Surface examination study

The carbon steel specimens were immersed in various test solutions for a period of one day. After one day, the specimens were taken out and dried. The nature of the film formed on the surface of the metal specimens was analysed for surface analysis technique by FTIR spectra and fluorescence spectra.

FTIR spectra

The film formed on the metal surface was carefully removed and mixed thoroughly with KBr. The FTIR spectra were recorded in a Perkin Elmer 1600 spectrophotometer.

Fluorescence spectra

These spectra were recorded in a Hitachi F-4500 fluorescence spectrophotometer.

Atomic Force Microscopy

Atomic Force Microscopy (AFM) is an exciting new technique that allows surface to be imaged at higher resolutions and accuracies than ever before [4042]. The microscope used for the present study was PicoSPM I Molecular Imaging, USA. Polished specimens prior to the initiation of all corrosion experiments were examined through an optical microscope to find out any surface defects such as pits or noticeable irregularities like cracks, etc. Only those specimens which had a smooth pit-free surface were subjected for AFM examination. The protective films formed on the carbon steel specimens after immersion in the inhibitor systems for different time durations were examined for a scanned area of 30 × 30 μm2 and 15 × 15 μm2. The two-dimensional and three-dimensional topographies of surface films gave various roughness parameters of the film.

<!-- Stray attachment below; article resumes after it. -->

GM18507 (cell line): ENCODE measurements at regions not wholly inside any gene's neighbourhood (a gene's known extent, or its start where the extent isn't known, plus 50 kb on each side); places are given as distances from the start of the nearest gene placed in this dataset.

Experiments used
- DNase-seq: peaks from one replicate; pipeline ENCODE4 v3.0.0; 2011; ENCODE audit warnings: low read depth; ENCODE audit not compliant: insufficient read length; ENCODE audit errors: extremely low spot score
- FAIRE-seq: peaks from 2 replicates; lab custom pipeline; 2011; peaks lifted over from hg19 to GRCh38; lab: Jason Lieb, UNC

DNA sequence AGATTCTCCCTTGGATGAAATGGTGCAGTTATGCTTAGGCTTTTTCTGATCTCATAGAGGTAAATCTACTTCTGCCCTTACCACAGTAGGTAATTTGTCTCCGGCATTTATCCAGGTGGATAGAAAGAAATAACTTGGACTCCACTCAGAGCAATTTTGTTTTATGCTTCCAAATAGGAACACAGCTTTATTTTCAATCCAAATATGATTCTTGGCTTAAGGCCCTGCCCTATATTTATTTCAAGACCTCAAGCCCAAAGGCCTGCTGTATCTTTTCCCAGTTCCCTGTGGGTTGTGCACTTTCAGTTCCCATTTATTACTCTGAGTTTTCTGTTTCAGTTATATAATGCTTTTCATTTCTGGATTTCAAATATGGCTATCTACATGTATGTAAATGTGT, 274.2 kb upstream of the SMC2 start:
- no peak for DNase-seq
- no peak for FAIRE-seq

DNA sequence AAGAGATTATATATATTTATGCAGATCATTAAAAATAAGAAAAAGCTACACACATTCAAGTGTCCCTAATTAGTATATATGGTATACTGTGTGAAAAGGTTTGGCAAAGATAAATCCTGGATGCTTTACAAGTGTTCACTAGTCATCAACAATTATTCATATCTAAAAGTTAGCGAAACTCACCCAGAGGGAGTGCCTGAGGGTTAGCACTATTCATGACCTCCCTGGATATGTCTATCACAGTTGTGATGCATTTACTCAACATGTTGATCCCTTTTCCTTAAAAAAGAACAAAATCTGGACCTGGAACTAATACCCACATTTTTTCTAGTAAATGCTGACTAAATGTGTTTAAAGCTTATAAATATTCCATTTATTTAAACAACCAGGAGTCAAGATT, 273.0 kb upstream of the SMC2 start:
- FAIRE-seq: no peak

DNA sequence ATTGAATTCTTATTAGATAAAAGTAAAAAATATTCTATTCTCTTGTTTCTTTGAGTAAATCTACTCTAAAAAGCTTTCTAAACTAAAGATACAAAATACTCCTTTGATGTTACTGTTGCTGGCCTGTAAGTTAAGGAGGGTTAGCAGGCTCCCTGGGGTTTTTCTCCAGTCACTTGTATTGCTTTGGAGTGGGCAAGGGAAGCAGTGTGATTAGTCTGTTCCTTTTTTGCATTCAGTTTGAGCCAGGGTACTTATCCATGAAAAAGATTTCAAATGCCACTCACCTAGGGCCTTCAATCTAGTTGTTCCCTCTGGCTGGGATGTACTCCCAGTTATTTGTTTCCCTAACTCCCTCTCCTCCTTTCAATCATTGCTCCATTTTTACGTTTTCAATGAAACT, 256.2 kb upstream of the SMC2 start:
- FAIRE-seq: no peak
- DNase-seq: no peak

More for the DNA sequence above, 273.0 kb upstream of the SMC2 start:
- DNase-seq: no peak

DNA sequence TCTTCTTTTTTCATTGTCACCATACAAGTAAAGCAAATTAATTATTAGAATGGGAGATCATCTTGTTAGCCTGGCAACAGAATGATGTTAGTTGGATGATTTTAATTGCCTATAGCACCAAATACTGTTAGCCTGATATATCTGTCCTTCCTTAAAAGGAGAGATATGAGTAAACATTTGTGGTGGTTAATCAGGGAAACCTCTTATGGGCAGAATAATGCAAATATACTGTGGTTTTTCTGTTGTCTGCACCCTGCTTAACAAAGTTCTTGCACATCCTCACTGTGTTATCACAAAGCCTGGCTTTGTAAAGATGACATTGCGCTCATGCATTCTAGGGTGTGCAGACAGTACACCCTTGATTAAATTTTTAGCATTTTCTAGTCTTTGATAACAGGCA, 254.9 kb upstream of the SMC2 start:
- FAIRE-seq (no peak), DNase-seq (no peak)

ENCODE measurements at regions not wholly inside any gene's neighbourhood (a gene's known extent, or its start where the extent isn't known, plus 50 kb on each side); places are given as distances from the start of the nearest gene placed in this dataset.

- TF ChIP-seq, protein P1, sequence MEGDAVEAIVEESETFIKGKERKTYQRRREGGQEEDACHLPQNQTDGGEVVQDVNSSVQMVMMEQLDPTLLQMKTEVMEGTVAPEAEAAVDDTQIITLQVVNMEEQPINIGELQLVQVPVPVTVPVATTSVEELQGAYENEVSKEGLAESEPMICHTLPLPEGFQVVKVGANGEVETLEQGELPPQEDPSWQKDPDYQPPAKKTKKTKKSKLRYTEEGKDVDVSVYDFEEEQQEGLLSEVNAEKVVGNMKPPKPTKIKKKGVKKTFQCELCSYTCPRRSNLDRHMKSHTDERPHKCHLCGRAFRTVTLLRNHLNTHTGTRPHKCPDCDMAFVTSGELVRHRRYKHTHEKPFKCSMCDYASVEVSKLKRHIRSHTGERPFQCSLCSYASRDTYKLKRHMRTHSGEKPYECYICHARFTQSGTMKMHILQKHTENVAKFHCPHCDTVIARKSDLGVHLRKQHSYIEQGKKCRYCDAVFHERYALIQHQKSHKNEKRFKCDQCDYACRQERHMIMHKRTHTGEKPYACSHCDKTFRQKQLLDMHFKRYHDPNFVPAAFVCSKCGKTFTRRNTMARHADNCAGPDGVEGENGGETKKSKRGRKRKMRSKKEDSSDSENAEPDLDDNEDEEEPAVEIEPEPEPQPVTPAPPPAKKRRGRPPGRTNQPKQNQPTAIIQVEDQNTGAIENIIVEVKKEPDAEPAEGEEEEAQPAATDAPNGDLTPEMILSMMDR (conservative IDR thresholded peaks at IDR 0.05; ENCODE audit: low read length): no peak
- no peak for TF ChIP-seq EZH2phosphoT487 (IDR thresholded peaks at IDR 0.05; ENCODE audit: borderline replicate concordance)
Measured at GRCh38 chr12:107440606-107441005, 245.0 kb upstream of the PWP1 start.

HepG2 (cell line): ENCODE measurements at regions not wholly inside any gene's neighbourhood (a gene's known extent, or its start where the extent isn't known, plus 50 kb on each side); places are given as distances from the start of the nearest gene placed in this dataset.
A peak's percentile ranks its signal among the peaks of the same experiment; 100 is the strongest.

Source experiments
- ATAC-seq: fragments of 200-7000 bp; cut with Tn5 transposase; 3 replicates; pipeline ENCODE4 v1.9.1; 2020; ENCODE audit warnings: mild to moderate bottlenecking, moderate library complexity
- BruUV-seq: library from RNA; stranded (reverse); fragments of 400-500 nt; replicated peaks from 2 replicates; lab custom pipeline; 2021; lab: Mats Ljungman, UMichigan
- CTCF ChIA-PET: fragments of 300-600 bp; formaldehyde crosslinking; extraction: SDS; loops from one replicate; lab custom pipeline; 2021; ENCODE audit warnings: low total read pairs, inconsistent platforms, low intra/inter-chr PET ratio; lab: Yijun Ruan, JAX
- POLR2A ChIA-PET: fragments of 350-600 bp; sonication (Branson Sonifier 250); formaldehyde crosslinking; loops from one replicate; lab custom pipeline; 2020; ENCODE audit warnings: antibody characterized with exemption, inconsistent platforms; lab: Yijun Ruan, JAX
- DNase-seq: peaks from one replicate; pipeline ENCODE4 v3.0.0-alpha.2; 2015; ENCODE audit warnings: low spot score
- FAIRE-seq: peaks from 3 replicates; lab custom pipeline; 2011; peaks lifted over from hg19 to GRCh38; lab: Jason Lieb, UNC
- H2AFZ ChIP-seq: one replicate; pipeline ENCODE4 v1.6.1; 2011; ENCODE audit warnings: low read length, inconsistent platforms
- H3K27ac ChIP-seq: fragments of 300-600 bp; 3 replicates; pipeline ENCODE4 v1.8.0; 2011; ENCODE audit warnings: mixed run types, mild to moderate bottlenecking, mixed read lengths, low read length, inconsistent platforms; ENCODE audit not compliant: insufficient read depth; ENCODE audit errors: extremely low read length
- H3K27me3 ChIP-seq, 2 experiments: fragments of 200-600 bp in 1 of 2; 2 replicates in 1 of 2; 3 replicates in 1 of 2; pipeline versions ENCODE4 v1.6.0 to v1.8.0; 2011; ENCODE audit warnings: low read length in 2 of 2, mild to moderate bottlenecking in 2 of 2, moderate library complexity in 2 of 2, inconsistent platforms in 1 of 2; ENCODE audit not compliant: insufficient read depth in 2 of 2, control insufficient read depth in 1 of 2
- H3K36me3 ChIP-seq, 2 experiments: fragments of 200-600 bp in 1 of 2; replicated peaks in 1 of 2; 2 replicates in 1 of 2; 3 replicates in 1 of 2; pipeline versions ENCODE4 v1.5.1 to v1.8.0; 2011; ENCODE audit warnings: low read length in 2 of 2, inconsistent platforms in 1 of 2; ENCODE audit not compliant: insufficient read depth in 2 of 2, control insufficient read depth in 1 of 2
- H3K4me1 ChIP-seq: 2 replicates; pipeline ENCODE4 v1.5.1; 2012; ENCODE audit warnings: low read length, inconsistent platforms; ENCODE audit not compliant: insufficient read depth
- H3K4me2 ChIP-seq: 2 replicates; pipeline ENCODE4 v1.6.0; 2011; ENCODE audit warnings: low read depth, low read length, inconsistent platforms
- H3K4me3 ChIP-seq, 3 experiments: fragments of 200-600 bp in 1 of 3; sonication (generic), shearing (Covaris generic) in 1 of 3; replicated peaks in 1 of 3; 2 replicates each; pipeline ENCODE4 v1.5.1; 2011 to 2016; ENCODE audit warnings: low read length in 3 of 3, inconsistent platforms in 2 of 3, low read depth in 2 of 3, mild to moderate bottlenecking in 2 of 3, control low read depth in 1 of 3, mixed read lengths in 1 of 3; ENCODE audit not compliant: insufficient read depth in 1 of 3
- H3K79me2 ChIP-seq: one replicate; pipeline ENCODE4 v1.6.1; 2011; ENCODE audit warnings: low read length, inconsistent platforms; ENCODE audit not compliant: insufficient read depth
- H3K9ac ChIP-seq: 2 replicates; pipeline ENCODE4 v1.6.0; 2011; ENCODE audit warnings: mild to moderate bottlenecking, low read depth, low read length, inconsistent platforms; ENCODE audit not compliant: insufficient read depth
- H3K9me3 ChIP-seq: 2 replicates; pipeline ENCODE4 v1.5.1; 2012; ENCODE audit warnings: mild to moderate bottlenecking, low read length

Polarization study

Polarization studies were carried out in an H & CH electrochemical workstation impedance analyser, model CHI 660A.